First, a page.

No one is perfect; we all make mistakes. Even professional companies with professional people working for them sometimes make mistakes. Let’s consider Groupon for just a moment. This is a cool site if you use it. I’ve only used it a few times as I’ve never really enjoyed the ‘fine print’ associated with the vast number of deals available for purchase, but some people use the deal site for everything. I’ve found that Groupon is amazing for deals such as 5K entries, but I’m less impressed with their restaurant deals.
For example, I recently ran a color run 5K with my husband and our two oldest kids for a grand total of $15 per person instead of $30 per person regularly priced. That was a great deal. However, I once purchased a Groupon deal for dinner for two at Melting Pot (who does not love cheese and chocolate?) and found that we were limited to what we could select, and none of it was the food we usually love to enjoy when we choose to dine here. So, that dinner for two for half price ended up being 100% more than what we wanted to pay for something we did not even want to consume.
Groupon is good at times, and not so good at other times. However, that’s my personal opinion. Right now, though, it seems as if they company had a not-so-stellar time between November 2008 and December 2011, and they are actually suffering substantially because of that right now. The company apparently didn’t write down all that they were required by law to write down in the fine print section, and now they owe a lot of people a lot of money. In fact, they owe $8.5 million to the people who use their site to make purchases (but only in the above mentioned time frame).
Between the dates of November 1, 2008 and December 1, 2011, Groupon did not adhere to the terms and conditions required by federal law in stating expiration dates and other fine print on their offers. What this means is that the company did something very bad – in the most basic layman’s terms. Plaintiffs (people who feel they were wronged and want to file a lawsuit) suggest that they were given inappropriate expiration dates and were unable to use their Groupon purchases and/or saw issues using their Groupon purchases. This is apparently a violation of federal law – not something you want to deal with.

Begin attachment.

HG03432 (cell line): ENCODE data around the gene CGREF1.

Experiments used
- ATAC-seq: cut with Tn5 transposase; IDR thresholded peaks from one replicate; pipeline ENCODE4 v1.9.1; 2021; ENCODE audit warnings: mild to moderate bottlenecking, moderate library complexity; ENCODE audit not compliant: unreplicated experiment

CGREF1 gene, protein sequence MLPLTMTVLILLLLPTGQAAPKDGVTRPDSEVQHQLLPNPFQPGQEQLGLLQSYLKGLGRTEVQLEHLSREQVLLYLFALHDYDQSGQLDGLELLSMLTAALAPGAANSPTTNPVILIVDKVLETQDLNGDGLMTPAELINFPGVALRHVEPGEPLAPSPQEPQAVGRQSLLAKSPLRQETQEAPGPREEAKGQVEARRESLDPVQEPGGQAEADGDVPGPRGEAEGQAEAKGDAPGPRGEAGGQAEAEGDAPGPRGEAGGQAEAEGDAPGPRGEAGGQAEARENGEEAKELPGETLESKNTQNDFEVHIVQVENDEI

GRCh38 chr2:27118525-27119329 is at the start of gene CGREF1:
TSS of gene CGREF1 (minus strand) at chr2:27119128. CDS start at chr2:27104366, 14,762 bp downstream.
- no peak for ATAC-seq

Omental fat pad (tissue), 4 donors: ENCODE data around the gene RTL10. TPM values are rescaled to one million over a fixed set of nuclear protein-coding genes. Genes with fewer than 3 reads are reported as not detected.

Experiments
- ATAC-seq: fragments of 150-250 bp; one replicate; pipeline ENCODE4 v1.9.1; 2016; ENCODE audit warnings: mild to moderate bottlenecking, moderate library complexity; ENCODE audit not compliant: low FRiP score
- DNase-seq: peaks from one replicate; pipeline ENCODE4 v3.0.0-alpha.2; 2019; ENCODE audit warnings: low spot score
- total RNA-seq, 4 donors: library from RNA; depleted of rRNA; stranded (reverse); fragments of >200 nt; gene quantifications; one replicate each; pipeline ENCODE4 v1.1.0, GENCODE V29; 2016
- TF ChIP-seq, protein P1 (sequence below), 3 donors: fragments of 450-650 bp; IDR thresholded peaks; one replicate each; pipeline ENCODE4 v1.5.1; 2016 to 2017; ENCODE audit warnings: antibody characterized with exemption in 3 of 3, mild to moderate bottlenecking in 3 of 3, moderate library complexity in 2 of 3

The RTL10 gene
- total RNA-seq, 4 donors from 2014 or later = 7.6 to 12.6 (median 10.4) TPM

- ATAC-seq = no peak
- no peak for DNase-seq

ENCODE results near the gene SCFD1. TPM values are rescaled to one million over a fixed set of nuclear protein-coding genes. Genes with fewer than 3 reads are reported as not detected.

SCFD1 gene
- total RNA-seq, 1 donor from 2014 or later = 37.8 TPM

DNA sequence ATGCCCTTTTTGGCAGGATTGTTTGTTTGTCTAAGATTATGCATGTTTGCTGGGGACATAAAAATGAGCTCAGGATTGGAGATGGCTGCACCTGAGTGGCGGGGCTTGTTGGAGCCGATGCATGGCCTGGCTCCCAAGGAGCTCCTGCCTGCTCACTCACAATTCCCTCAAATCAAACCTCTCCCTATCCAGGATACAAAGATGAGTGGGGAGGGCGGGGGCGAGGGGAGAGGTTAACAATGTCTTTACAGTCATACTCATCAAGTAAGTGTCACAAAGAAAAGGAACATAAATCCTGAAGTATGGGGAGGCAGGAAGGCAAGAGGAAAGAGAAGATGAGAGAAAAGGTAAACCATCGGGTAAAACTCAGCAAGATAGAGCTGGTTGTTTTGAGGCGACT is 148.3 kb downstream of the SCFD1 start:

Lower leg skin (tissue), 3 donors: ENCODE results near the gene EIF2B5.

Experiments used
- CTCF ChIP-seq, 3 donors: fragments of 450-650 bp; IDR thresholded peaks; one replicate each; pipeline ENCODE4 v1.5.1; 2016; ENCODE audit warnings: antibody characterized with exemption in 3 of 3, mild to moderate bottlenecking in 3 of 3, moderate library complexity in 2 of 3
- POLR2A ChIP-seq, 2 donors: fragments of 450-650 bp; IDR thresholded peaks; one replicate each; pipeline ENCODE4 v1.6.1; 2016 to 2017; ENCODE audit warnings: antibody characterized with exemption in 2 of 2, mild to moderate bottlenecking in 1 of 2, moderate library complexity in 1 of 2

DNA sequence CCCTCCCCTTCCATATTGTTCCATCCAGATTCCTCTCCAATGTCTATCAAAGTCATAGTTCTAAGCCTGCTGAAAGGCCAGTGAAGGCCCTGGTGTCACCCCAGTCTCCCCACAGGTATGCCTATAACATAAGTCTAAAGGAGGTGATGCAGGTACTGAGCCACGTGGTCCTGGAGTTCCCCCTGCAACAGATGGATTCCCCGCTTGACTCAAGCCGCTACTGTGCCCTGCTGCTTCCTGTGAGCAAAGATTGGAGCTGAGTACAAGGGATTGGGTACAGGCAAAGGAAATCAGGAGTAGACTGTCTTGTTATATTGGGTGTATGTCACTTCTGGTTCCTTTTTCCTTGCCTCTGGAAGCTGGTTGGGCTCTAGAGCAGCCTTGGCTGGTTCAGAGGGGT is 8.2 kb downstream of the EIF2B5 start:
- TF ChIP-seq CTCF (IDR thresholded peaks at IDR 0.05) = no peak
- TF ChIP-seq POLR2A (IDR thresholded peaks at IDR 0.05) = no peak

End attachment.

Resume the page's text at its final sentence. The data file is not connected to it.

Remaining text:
What does this mean? In a shortened sentence, “Groupon loses and you win,” if you purchased any of their goods and/or services between the dates we mentioned two times already. If you were unable to use your Groupon voucher or you already received a refund on the voucher, you might be able to receive more or at least the purchase price back. The class-action lawsuit states that those who were wronged by this dastardly fine print and expiration date nonsense are eligible to receive up to 130% of the amount of the purchase back.
Does Groupon Owe You Money?
I don’t know if Groupon owes you money or not, but I most certainly can tell you how to figure it out on your own. Did you purchase a Groupon voucher between November 1, 2008 and December 1, 2011? If you did, you might be eligible to receive more than you originally thought your Groupon was even worth. Here is the catch; this has to be an unused Groupon certificate. If you have one, you can go ahead and submit a claim for a refund here on the Groupon Voucher Settlement website.
You have until February 26, 2016 to do this, so don’t worry about going through your old emails and paperwork right this minute. You have some time. This is when you and the rest of the people involved in this class action suit will find out whether or not the settlement was approved and accepted, which means you will find out whether or not you will get any money back from Groupon for the inconvenience they provided to you.
If you are more comfortable filing your claim through the mail, go for it. You can print the online form and mail it yourself, but that does take a while and it’s kind of the slowest version of anything you could possibly ever do. If you do win, you will likely receive your payment in the form of a Groupon voucher, so you can go ahead and start looking around for deals that might already be out there for you. Right now there is a Starbucks voucher for $10 that gives you $15 worth of coffee, but that won’t be available by the time you receive your credit, so nevermind.
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